A Planet-Friendly Motor Racing Vacation

Angela Wood

Senior Contributor

Formula E is just as thrilling and exciting as F1, except for one small difference - the drivers race in electric cars! With glitz, glamour, competitive team spirit, and a website where fans can vote for their favourite driver to give them an extra power boost, it’s no surprise that the popularity of Formula E is on the rise.

What is Formula E?

Formula E is the electric car equivalent to Formula 1. A championship series conceived by FIA president Jean Todt and businessman Alejandro Agag in a Parisian restaurant in 2011. The first race was held in Beijing, China in September 2014, introducing the world to a brand new sustainable motorsport and now it has grown in popularity with races held around the world each year.

The mission of Formula E was to race through city streets, to have a grid filled with top drivers and the best teams, and the purpose was to highlight sustainable mobility for generations to come.

The Formula E Gen1 car was the first of its kind in the motorsport arena, an electric car, embedded with 150kW of power and a 0-60mph speed in less than 3 seconds. However, during the 2018/2019 season, cutting-edge advancements were made and the new, improved Gen2 racing car was introduced.

With the addition of a new lightweight battery boasting 250kW (335bhp) and a top speed of 280km/h, the teams were edging ever closer to Formula One race car speeds. This breakthrough put an end to pit stops, meaning each car had the power and capacity to complete the 45 minute race on one single charge. 

How Does the Championship Work?

Similar to F1, there are practice and qualifying sessions in Formula E, where drivers can use the full qualifying output of power available to them. Drivers are divided into four groups of six and each group has a short time to complete their best lap. The six fastest drivers then take to the track again individually in what is called the ‘Super Pole’ which determines the top six positions on the grid.

Championship points are awarded the same as the FIA system where the driver securing the most pole positions, fastest laps and race attains the most points. The results for each driver are calculated at the end of each season to reveal the winner.

Formula E fans also play a huge part in the drivers success as, before each race, fans can access the Fanboost website or a variety of social media channels and vote for their favourite driver. The highest scoring driver achieves an extra power boost which can be utilised during the second half of the race for 5 seconds. Additionally, in 2019, Virtually Live launched the Ghost Racing gaming app where fans can drive virtually alongside the cars in real time as the race takes place.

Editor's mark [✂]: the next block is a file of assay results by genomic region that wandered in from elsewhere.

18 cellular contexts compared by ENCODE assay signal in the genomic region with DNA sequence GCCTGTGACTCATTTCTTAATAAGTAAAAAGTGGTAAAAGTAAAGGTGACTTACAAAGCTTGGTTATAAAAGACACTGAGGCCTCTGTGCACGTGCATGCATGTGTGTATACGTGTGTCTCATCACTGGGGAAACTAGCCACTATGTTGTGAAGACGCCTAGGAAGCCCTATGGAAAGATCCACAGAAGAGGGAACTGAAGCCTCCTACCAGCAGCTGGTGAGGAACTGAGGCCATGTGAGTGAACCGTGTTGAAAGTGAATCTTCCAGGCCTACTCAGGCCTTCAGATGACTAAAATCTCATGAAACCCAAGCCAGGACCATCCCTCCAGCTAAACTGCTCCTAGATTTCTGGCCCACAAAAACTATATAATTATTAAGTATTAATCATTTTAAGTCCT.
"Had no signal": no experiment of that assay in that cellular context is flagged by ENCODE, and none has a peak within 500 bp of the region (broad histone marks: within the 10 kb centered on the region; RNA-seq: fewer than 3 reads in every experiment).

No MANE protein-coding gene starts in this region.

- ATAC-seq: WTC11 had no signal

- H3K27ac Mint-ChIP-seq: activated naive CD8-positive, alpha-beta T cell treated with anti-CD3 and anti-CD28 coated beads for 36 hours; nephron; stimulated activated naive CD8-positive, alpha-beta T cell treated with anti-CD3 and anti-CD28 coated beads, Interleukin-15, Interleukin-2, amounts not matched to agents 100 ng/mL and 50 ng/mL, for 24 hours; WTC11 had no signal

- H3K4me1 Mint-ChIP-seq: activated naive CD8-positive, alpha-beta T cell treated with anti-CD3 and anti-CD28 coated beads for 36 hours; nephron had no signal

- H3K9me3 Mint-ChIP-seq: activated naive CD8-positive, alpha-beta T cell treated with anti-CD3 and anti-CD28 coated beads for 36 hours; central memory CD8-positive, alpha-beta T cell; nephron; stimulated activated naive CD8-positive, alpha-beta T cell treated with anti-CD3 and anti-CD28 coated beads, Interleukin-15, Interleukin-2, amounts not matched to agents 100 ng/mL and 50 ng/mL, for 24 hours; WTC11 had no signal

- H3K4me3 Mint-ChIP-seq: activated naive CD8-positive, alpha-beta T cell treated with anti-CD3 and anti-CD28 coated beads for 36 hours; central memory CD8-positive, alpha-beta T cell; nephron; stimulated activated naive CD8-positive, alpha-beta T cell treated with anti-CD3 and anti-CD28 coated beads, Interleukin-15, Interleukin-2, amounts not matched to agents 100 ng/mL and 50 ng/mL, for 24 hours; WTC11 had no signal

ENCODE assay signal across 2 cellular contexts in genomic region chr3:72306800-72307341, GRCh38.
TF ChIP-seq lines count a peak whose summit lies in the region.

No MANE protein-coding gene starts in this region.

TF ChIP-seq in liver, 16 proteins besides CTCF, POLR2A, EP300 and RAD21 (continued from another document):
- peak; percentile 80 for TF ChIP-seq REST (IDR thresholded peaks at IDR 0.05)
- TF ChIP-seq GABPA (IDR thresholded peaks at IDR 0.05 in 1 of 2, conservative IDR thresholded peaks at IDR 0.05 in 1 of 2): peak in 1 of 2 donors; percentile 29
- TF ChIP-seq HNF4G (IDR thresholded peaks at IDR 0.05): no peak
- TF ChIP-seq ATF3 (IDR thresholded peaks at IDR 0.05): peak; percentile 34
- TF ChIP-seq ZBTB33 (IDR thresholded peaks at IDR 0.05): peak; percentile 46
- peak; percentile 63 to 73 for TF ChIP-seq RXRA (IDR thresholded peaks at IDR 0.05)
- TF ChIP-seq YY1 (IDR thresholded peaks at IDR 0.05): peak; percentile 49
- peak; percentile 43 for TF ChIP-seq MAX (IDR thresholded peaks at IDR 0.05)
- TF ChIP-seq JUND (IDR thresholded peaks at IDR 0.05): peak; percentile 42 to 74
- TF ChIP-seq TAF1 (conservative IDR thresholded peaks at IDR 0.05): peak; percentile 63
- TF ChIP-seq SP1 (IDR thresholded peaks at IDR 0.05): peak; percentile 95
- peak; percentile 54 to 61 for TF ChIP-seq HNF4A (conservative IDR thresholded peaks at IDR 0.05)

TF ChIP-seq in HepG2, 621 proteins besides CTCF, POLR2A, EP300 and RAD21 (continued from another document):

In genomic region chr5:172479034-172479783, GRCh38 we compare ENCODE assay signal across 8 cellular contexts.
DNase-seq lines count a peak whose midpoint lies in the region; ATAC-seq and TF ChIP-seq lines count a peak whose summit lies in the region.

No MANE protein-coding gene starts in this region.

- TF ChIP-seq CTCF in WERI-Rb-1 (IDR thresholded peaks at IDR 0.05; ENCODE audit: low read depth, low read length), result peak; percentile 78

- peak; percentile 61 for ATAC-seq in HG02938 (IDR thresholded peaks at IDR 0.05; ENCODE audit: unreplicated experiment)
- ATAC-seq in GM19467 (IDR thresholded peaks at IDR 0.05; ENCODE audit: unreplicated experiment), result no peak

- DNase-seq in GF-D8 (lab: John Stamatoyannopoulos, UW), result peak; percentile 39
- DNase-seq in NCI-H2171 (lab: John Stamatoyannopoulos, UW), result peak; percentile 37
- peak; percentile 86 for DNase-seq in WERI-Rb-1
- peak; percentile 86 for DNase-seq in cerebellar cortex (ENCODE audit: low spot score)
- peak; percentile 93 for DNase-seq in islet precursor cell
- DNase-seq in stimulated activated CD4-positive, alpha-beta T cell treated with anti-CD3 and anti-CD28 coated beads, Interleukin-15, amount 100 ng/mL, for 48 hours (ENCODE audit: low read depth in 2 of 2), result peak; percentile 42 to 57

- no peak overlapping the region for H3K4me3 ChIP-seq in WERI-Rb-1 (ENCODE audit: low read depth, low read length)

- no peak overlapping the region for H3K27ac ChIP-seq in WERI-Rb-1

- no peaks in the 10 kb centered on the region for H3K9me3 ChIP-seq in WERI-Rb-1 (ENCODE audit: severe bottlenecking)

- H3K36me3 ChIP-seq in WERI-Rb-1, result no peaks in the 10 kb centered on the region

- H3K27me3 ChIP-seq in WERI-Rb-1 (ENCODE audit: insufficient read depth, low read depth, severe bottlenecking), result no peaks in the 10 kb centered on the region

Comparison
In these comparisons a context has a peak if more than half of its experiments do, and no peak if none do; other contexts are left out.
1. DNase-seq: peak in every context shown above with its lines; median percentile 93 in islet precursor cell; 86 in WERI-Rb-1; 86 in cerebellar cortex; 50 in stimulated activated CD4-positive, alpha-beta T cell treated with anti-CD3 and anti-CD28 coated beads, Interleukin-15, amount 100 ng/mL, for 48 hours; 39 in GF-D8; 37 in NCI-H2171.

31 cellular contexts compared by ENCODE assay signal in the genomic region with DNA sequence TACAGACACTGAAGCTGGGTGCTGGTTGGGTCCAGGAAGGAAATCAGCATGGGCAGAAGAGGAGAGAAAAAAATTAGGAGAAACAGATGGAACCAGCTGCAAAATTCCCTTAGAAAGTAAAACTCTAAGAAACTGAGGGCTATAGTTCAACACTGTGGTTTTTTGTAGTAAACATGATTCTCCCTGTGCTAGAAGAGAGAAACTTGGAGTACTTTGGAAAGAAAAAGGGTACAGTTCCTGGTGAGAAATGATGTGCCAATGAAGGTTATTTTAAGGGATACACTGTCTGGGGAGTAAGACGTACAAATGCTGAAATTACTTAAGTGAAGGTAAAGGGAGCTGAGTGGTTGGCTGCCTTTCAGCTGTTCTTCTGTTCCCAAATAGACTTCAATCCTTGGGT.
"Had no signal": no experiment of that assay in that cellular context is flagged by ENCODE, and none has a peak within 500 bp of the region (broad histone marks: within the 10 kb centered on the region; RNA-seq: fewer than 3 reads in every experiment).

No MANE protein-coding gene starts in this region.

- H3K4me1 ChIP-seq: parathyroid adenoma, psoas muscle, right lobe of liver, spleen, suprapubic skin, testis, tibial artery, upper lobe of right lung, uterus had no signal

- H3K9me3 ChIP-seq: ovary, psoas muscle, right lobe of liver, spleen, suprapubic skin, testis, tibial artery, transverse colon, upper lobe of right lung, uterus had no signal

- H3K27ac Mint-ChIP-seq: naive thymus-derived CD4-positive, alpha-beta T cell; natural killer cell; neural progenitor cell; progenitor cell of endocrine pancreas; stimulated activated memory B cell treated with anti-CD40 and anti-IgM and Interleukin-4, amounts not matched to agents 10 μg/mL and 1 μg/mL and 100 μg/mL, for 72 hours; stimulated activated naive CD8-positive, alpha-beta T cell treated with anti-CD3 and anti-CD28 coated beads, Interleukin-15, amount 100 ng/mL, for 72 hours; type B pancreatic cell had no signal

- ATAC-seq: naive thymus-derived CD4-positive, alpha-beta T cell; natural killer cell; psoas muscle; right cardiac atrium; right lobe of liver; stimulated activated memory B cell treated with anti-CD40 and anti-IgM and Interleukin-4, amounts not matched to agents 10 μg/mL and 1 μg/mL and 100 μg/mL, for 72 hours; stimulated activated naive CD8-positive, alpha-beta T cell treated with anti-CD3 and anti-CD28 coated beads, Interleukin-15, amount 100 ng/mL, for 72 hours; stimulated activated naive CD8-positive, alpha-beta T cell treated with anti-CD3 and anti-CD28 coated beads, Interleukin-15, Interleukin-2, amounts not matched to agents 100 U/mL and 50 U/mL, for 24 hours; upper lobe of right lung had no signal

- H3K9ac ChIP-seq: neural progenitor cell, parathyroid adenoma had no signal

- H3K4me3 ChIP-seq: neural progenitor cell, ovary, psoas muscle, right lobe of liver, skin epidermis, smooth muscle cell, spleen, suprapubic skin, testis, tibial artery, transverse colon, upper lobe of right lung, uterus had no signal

How Many Teams & Races?

In Formula E, there are 24 cars, 24 drivers (2 per team) and 12 teams in total, but always just one winner. Teams include some of the world’s largest, most prestigious car manufacturers such as BMW i Andretti Motorsport, Audi Sport ABT Shaeffler, Dragon/Penske Autosport and Envision Virgin Racing.

Many drivers have been racing Formula E cars since the tournament began in 2014, including Lucas di Grassi from Brazil who won the very first race in Beijing. Fans of F1 will also recognise the names of several drivers in the Formula E hall of fame who shifted to the electric car championship including Nelson Piquet Jr and Nick Heidfeld.

Races take place on temporary city street circuits, unlike Formula 1, where dedicated circuits are built outside urban areas. During the very first Formula E seasons, there were 11 races held in 10 host cities which included, Beijing, Punta del Este, Buenos Aires, Miami, Monte Carlo, Moscow, Berlin and London.

In Season 8 – the upcoming 2021/2022 season, the race remains the same, but several venues have changed, providing spectacular backdrops to the thrilling road race in Diriyah, Mexico City, Cape Town, Rome and Seoul to name a few.

What Are Their Sustainability Goals?

It’s well documented that the Formula E World Championship was the first, and only sport to be certified net zero carbon since it began. The teams invest in projects in countries they race in to help reduce their carbon footprint and offset unavoidable emissions incurred by travelling and race days.

For example, in Argentina, Formula E offsets with wind energy in Patagonia and in the U.S.A. they work to reduce the quantity and impact of harmful landfill gas emissions. The teams acknowledge that air pollution poses risk to human health, therefore, they use their global platform to actively promote electric mobility and clean energy solutions to help fight climate change.

Formula E aims to generate a positive impact on cities too, working with local charities and community programmes to improve local infrastructure. The governing body also embraces gender equality and diversity with an initiative named FIA Girls on Track, which invites young women to discover different aspects and roles available in the motorsport industry through an exciting set of workshops and activities offered free of charge.

Become a member to join the conversation!

Become part of the world's leading travel & lifestyle community!